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April 3, 2009

Cristie Kerr


Q. Just coming down the closing holes, trying to battle the wind, getting through that, how do you do it? What are you adjusting, if anything?
CRISTIE KERR: You just try and survive. Your golf swing doesn't matter. Putting doesn't matter. You've just got to try and see kind of what the shot is laid out for you, and then you've got to play the conditions. Whether you think -- I mean, on No. 8, the par 3, I had to aim 30 yards left, and the wind brought it in and I hit a great shot.
So you've just got to translate the conditions and survive, and I'm glad I'm done.

Q. Is this something you've come to expect at Mission Hills?
CRISTIE KERR: Every year that I've been out here, there are very few years where -- I would say one day, it kind of blows like this. You know, so I kind of knew last night that if I could get going on front nine and just hang in on the back, that's when the wind was supposed to come up and they have been pretty accurate as far as that goes.

Q. This year you seem to have those strong days where you make a move up the leaderboard; what's the difference for you this year, and how long before you seal the deal?
CRISTIE KERR: I think I'm getting more mature in learning how to handle myself better in these majors. I have a terrific caddie, John Killeen now, and we are heck of a team out there. He keeps me focused. He's very good with club selections and reading greens and knowing what to say at the right time and when to say it.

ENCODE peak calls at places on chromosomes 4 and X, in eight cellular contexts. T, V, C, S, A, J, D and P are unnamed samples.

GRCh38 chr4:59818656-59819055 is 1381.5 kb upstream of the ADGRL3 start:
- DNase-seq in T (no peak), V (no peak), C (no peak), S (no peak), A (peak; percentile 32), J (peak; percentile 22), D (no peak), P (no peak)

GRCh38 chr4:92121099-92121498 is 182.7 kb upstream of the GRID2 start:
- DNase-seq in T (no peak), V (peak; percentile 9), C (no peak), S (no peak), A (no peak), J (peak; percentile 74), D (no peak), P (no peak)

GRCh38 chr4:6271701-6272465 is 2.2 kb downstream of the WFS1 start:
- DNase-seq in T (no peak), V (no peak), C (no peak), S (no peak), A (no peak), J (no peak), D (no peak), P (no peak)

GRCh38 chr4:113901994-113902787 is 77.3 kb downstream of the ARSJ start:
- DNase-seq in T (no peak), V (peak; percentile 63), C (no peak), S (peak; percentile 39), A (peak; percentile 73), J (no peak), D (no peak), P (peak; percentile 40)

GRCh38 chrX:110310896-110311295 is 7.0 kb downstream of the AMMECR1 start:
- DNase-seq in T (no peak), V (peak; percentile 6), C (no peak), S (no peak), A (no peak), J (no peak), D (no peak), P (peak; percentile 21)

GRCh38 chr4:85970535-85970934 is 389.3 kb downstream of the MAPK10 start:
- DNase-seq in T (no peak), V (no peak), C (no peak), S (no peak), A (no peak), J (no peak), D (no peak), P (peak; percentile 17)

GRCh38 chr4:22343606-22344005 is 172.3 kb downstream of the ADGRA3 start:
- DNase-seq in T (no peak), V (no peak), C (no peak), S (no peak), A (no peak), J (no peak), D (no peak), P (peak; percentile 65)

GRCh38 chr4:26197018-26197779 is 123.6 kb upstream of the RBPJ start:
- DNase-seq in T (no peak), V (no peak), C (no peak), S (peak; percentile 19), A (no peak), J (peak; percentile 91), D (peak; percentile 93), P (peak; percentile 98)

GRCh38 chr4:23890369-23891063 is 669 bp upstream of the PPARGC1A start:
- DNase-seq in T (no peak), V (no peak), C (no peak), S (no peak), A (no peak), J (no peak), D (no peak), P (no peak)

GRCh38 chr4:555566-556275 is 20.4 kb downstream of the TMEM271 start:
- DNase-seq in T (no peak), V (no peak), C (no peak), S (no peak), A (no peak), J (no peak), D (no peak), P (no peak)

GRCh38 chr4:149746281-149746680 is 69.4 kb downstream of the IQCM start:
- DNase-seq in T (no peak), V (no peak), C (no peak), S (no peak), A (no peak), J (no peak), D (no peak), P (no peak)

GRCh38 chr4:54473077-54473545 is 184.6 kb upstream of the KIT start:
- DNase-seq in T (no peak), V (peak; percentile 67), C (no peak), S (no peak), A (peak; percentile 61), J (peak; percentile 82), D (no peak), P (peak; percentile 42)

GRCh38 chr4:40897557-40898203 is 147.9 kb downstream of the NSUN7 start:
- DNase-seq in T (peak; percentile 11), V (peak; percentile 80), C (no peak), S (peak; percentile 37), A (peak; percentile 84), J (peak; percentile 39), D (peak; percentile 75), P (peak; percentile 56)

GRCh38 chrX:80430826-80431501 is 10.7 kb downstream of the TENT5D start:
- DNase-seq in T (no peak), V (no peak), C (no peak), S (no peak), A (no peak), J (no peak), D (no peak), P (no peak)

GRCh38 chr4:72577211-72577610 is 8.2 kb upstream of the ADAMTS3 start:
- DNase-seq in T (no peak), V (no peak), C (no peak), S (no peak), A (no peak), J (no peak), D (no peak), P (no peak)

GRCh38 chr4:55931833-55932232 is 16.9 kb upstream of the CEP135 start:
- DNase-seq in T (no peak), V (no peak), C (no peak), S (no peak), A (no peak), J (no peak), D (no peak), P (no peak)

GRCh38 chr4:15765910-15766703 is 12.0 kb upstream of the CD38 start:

So we are a really good team and that's been the difference in my game since the end of last year and this year.

Q. Can you talk about another team member, Joe Parent? Can you tell us about the mental part?
CRISTIE KERR: Yeah, that's the part -- obviously I put a lot of work in on my physical game, but my mental game, I have committed myself to saying, you know what, if I want to get to the next level, this is part of what I need to do.
You know, I looked through six or seven people and finally met with him and talked with him and in a really peaceful, calming way. He's a Buddhist, which means the literal translation is awareness of being awake, awakeness. So he just teaches being aware of your feelings and how to manage your emotions and to really bring out the best of what you have by getting you back in your body and not so much in your head, because when you are in your head, your body and your mind are not in sync and you cannot let your shots throw freely and let your talent come out if you're thinking about it too much. So I work really hard with him on that.

Q. When did you hook up with him?
CRISTIE KERR: The last round of the Kraft last year is when I really decided, hey, you know what, I need full-time help with this. Because you know what, it's too hard, doing it yourself. I'm not like embarrassed to say that I need help with the mental game because how many amateurs and how many pros out there are just mental cases? They have a lot of talent and can't get it done. I have the talent. If I can make the mental part of my game as strong as my talent, it's going to be good.

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